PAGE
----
Great pics Kev
I was just about to send you a message on Flickr to ask where that is - so I may as well ask it here!
Is that near the docks?
Gididi Gididi Goo.
Royal Marine Reserve (RMR) Merseyside Headquarters, Brunswick Dock is its location. Next to the old Harry Ramsdens.
Got it now. I recognised a couple of places in the background - the Honda dealer and the light brown building - but couldn't place them.
Took this when she first arrived.
The Landing Craft Assault (LCA) was the British and Commonwealth landing craft of the Second World War. It was the main small landing craft used to put troops ashore on Juno, Gold and Sword Beaches.
After the problems experinced at Gallipoli during the First World War, it was obvious that for a successful landing, troops had to be put ashore safely and quickly in large numbers. The design and production, and use of landing craft was the responsibility of the Royal Navy
The first LCAs were put into service at the start of the Second World War and were used for landing British forces thereafter, though among their first duties was evacuation from Dunkerque (Operation Dynamo).
The LCA was used for every landing in Europe, for Madagascar and with the Commonwealth fleets (RN, RAN and RNZN) in the Far East. Following the invasions of Normandy and southern France, production of LCAs was stopped in Europe. Some manufacture continued in the Far East up until the end of the war there.
The LCA was never operated by the US, though on occasions RN LCAs were used to transport US troops. Some were used to this end on D-Day, for the US Army Rangers on Omaha and Pointe du Hoc and some for other army battalions at Utah and Omaha.
The LCA was built of wood with steel armour bolted on to protect the occupants. The LCA had a long central section with seating for the troops, this was divided from the landing ramp in the bow by bulkead fitted with two vertically hinged doors. Immediately behind the bulkhead were a steering position and a light machine gun (eg Bren gun) position, the wheel to the starboard and the LMG to the port.
Drive was by two shafts from the pair of low-powered Ford engines which limited the boat's speed. Steering was by two rudders. The landing ramp was relatively narrow at only 4 ft 6 inches wide, limiting the speed at which the troops could disembark.
Total production was about two thousand.
* Length: 41 ft 6 in
* Beam: 10 ft
* Draught: o light: 1 ft 1 in fwd, 1 ft 9 in aft o loaded: 1 ft 9 in fwd, 2 ft 3 in aft
* Weight o empty: 9 tons o loaded: 13 tons
* Engines: 2 Ford V-8 petrol
* Power: 2 x 65 hp
* Fuel: 64 Imperial gallons
* Range 50-80 miles
* Speed: o light: 10 kt o loaded: 6 kt
* Capacity: 36 troops and 800 lb cargo
* Crew: 4, coxswain, two seamen and a stoker plus 1 officer per group of 3 boats
multi multa; nemo omnia novit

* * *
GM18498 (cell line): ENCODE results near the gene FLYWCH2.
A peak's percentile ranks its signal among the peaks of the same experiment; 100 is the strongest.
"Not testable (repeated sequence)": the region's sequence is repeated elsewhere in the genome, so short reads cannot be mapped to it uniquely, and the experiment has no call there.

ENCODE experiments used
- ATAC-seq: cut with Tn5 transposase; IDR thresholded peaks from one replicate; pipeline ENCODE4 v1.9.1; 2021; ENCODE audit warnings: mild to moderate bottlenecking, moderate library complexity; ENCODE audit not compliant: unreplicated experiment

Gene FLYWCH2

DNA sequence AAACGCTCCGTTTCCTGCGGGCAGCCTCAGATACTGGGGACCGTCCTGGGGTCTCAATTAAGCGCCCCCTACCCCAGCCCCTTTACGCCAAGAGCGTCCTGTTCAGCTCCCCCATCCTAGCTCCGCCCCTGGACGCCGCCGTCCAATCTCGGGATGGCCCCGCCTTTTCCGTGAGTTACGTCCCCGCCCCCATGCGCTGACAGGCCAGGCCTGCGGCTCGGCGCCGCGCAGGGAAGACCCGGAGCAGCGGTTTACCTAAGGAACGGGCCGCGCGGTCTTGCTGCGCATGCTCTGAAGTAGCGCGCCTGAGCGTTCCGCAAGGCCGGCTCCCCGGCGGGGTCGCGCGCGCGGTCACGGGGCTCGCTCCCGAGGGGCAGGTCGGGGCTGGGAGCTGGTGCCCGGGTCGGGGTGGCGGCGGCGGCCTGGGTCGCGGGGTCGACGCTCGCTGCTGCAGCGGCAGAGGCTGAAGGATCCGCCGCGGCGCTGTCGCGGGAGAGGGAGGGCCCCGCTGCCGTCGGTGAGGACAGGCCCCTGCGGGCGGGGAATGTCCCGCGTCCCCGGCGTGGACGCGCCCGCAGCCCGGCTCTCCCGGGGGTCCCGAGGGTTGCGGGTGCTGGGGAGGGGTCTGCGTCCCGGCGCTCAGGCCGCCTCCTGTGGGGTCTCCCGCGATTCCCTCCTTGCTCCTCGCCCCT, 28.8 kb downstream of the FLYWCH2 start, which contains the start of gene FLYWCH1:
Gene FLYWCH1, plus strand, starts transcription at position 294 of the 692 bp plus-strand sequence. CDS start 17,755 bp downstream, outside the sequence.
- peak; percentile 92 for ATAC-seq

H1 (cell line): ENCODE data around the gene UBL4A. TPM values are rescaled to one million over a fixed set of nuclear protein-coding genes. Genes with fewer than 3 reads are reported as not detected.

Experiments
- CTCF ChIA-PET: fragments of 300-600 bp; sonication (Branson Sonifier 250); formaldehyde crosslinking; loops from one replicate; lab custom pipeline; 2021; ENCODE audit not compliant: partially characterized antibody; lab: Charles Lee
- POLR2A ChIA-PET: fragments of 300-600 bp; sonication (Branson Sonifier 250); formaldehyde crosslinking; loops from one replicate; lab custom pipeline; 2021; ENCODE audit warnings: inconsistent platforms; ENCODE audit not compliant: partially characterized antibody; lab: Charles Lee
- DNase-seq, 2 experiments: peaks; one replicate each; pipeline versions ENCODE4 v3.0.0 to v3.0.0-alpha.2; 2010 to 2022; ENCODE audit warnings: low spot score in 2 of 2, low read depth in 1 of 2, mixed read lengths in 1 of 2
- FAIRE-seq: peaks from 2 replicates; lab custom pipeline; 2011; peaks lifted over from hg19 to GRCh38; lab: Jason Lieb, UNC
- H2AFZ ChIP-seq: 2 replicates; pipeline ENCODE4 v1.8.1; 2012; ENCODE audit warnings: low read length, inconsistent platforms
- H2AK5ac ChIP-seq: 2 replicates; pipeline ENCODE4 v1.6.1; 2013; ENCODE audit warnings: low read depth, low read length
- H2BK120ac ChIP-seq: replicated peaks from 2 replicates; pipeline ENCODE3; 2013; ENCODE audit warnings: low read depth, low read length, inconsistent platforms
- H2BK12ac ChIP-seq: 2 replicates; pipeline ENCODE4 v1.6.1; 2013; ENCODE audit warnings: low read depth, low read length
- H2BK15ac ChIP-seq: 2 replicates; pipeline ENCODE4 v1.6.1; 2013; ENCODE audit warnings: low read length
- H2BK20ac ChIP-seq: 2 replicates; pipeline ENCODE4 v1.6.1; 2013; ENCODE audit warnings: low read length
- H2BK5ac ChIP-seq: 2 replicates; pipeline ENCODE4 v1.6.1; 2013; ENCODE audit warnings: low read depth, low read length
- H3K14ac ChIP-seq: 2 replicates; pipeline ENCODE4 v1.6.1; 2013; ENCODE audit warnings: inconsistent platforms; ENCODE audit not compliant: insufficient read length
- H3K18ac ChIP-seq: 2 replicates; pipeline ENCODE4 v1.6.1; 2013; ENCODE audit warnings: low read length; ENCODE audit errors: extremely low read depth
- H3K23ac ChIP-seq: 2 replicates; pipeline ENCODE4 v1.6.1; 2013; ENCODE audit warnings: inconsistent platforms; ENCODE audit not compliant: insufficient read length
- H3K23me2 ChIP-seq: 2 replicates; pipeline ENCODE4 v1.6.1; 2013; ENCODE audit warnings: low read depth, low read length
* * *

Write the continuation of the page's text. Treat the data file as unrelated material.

Thanks for the info and original pic, I couldn't get in when it first arrived.
Thanks for this information. I was curious why a "stoker" would be needed for a petrol-driven vessel. I did a bit of research and came across the following reminiscence of D-Day by Walter Palmer who was a stoker aboard on a diesel-driven three-man Thames barge that carried petrol cans on D-Day.
While this was not exactly the same as a petrol-driven landing craft and was obviously more hazardous because of the cargo on board the barge, Mr. Palmer's description of what he experienced, which I found at "Memories of D-Day: Naval Memories", gives an excellent idea of the dangerous, tense, and traumatic time that the brave sailors and soldiers went through during the landings:
"The next nightmare was the acoustic mine, which exploded under a ship when it picked up the sound of the ship’s engine. We really feared this one as all our craft were driven by large diesel engines, so their echo through the water was noisy. We lost a lot of craft this way and a lot of lives. Being a stoker, my job was to look after the diesel engines on my craft, and when I went below in the engine room for four hours I was scared stiff in case we caught a packet from these mines. In fact I was so scared that I used to take my meals on the upper deck and sleep near the bows, so if we did sink I was ready to jump in the water. One night we were going to join the rest of the craft and I was sat near the bows when there was a hellish explosion and I found myself in the air and then in the water, swimming for dear life. Our luck had run out, in the form of an acoustic mine. Those of us that survived were picked up."
Kev you didn't say that Falkland boat was on a site which has a big secrets act sign on.
Did you ask the guards wether you could snap a shot of It?
I know the boat wouldn't be under the secrets act but the sign says they could take you In for questioning when on the site I think.
Gididi Gididi Goo.